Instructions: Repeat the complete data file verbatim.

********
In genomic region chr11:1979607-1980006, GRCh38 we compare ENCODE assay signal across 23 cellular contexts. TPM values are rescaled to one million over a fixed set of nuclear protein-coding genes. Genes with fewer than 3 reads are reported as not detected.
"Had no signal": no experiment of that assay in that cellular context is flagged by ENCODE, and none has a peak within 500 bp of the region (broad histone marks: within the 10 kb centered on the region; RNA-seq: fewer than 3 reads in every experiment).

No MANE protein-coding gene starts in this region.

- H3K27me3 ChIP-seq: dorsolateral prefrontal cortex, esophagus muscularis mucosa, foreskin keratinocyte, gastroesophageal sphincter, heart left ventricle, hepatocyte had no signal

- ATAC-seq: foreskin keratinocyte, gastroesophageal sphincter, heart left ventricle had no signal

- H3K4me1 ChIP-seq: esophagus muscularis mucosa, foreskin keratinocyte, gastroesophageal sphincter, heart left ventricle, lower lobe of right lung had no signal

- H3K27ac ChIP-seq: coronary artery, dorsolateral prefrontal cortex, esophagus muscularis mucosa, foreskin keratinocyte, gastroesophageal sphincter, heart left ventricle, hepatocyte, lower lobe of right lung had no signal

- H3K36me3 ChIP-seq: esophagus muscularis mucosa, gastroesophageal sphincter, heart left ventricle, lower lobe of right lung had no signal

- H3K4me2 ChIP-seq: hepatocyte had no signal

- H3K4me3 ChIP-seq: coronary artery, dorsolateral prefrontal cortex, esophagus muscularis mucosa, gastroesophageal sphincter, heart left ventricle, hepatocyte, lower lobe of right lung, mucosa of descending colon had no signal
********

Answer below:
In genomic region chr11:1979607-1980006, GRCh38 we compare ENCODE assay signal across 23 cellular contexts. TPM values are rescaled to one million over a fixed set of nuclear protein-coding genes. Genes with fewer than 3 reads are reported as not detected.
"Had no signal": no experiment of that assay in that cellular context is flagged by ENCODE, and none has a peak within 500 bp of the region (broad histone marks: within the 10 kb centered on the region; RNA-seq: fewer than 3 reads in every experiment).

No MANE protein-coding gene starts in this region.

- H3K27me3 ChIP-seq: dorsolateral prefrontal cortex, esophagus muscularis mucosa, foreskin keratinocyte, gastroesophageal sphincter, heart left ventricle, hepatocyte had no signal

- ATAC-seq: foreskin keratinocyte, gastroesophageal sphincter, heart left ventricle had no signal

- H3K4me1 ChIP-seq: esophagus muscularis mucosa, foreskin keratinocyte, gastroesophageal sphincter, heart left ventricle, lower lobe of right lung had no signal

- H3K27ac ChIP-seq: coronary artery, dorsolateral prefrontal cortex, esophagus muscularis mucosa, foreskin keratinocyte, gastroesophageal sphincter, heart left ventricle, hepatocyte, lower lobe of right lung had no signal

- H3K36me3 ChIP-seq: esophagus muscularis mucosa, gastroesophageal sphincter, heart left ventricle, lower lobe of right lung had no signal

- H3K4me2 ChIP-seq: hepatocyte had no signal

- H3K4me3 ChIP-seq: coronary artery, dorsolateral prefrontal cortex, esophagus muscularis mucosa, gastroesophageal sphincter, heart left ventricle, hepatocyte, lower lobe of right lung, mucosa of descending colon had no signal